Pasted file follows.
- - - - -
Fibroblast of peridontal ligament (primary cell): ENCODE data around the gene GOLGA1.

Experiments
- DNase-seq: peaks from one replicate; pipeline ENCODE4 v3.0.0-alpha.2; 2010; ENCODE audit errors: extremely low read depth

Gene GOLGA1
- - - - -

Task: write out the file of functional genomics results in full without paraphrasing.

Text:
Fibroblast of peridontal ligament (primary cell): ENCODE data around the gene GOLGA1.

Experiments
- DNase-seq: peaks from one replicate; pipeline ENCODE4 v3.0.0-alpha.2; 2010; ENCODE audit errors: extremely low read depth

Gene GOLGA1